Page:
If you are the caregiver of someone with Parkinson’s disease (PD), you are likely well aware of the common motor symptoms associated with the condition, like tremors. However, you may not be aware that non-motor symptoms (those unrelated to physical movement), such as psychosis, commonly develop as the disease progresses. These symptoms should not be overlooked.
On June 22, the Jewish Community Relations Council voted on a motion to allow the Colorado chapter of J Street to become a member organization. This was tried once before — in 2013 — and it failed. This time, however, for a number of reasons, J Street cleared the membership committee hurdle, and going into the meeting, it appeared a foregone conclusion this time they would be admitted. Despite an impassioned, last-minute appeal by Larry Mizel, the motion passed by about 71%.
The active switching element is a zigzag GNR field-effect transistor with a constant gate voltage and two CNT control wires, as illustrated in Fig. 1. The gate voltage is held constant, and the GNR conductivity is therefore modulated solely by the magnetic fields generated by the CNTs. These magnetic fields can flip the orientation of the strong on-site magnetization at the GNR edges, which display local antiferromagnetic (AFM) ordering due to Hubbard interactions36 (see Methods). As shown in Fig.
Muck Rack makes it simple to find people, tweets, or articles that mention any name, keyword, company, hashtag etc. We've compiled this guide to help you make the most of your search.
Selecting a term
Start searching tweets, articles from media outlets, articles mentioned in tweets, journalists'
names, titles and bios with some suggested searches:
Companies or Topics (e.g. iPhone, Microsoft)
Phrases (e.g. "cloud computing") — use quotes to keep the terms together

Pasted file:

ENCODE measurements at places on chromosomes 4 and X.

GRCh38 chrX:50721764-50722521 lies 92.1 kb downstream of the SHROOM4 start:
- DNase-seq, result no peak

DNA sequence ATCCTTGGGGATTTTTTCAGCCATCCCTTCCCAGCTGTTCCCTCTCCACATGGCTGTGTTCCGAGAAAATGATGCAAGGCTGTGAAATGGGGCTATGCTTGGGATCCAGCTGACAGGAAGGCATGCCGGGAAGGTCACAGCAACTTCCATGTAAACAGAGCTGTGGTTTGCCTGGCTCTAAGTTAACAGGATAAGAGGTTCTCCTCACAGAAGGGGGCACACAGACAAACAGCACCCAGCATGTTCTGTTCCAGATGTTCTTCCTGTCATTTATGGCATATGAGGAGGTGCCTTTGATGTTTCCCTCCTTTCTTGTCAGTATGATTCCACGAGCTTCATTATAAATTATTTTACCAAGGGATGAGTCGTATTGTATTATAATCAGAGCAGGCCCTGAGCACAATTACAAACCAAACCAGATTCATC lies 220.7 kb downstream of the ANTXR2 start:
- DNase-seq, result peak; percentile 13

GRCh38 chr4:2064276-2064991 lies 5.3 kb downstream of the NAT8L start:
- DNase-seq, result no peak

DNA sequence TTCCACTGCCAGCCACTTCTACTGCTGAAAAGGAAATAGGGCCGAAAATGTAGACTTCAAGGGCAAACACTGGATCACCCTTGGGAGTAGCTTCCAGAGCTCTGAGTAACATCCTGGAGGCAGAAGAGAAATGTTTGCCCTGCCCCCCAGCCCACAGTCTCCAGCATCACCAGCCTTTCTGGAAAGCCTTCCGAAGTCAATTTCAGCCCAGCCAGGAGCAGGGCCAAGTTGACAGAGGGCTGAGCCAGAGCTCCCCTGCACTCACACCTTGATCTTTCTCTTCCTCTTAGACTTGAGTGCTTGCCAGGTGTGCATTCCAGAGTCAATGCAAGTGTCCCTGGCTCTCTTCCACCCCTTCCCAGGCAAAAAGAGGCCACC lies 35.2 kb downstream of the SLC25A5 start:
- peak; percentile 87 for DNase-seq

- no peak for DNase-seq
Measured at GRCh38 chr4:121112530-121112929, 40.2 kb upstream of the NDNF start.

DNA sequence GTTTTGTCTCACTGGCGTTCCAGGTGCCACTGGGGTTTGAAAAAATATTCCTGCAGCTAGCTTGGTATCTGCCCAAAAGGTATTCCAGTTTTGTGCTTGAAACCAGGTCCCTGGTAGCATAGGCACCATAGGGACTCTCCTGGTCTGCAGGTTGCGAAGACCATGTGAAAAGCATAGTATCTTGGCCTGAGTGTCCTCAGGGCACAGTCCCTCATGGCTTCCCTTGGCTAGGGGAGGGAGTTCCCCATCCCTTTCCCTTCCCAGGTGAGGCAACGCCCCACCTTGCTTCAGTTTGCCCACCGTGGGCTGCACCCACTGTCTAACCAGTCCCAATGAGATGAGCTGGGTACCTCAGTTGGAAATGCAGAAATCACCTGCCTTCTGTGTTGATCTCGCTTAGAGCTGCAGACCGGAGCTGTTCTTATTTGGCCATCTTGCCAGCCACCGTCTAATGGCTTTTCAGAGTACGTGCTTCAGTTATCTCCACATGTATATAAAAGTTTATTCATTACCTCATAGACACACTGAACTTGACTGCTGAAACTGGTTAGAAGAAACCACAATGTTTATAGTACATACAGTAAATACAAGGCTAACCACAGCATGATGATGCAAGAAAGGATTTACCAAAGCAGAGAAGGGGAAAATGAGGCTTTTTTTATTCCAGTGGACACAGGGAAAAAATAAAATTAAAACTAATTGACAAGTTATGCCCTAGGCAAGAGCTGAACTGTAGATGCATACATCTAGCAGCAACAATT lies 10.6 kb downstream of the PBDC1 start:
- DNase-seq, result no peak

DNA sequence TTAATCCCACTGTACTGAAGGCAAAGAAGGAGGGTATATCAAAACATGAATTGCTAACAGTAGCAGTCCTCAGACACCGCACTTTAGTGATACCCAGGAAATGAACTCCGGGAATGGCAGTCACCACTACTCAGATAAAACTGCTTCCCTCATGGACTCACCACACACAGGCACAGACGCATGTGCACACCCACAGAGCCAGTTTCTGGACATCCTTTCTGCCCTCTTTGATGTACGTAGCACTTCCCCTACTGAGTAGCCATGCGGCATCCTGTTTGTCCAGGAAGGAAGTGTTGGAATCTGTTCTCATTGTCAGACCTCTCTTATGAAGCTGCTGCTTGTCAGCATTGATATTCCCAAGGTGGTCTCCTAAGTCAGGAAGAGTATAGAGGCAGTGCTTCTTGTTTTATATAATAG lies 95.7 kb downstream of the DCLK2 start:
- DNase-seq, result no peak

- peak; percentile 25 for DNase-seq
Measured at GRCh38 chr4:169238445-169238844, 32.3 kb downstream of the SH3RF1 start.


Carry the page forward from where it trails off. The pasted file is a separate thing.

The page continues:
Twitter handles (e.g. @username) — returns those who have mentioned or replied to
Names (e.g. "David Pogue")
Hashtags (e.g. #sxsw, #london2012)
Bio details (e.g. vegan, Olympics, father)
Muck Rack's Advanced Search allows for many boolean operators.
Find results that mention multiple specified terms, use AND or
+. For example, ensure each result contains both Elon Musk and Mark Zuckerberg by
searching Musk AND Zuckerberg or Musk + Zuckerberg.
Use the operators OR or , to broaden your search when you'd like either of
multiple terms to appear in results. (This is the default behavior of our search when no operators
are used). For example, results will contain either cake or cookie by searching cake OR cookie or cake,cookie
Use NOT or - to subtract results from your search. For
example, searching Disney will yield results about the Walt Disney Company as well as Walt Disney
World Resort. To exclude mentions of Disney World, search for Disney -World or Disney
When using one of these operators with a phrase, enclose it in quotation marks. For example, you can
find results about smartphones excluding Apple's iPhone 4S by searching smartphone -"iPhone
Exact case matching or punctuation
If you're searching for a brand name or keyword that relies on specific punctuation marks or capitalization, you can
find results that match your exact query by adding matchcase: before the keyword you're searching for, like matchcase:E*TRADE .
Use parentheses to separate multiple
boolean phrases. For example, to find journalists talking about having fun in Disney World or
Disneyland, search for ("disney world" OR disneyland) AND fun.
An asterisk can be used to search for any variation of a root word truncated by the asterisk. For example, searching for admin* will return results for administrator, administration, administer, administered, etc.
A near operator is an AND operator where you can control the distance between the words. You can vary the distance the near operation uses by adding a forward slash and number (between 0-99) such as strawberries NEAR/10 "whipped cream", which means the strawberries must exist within 10 words of "whipped cream".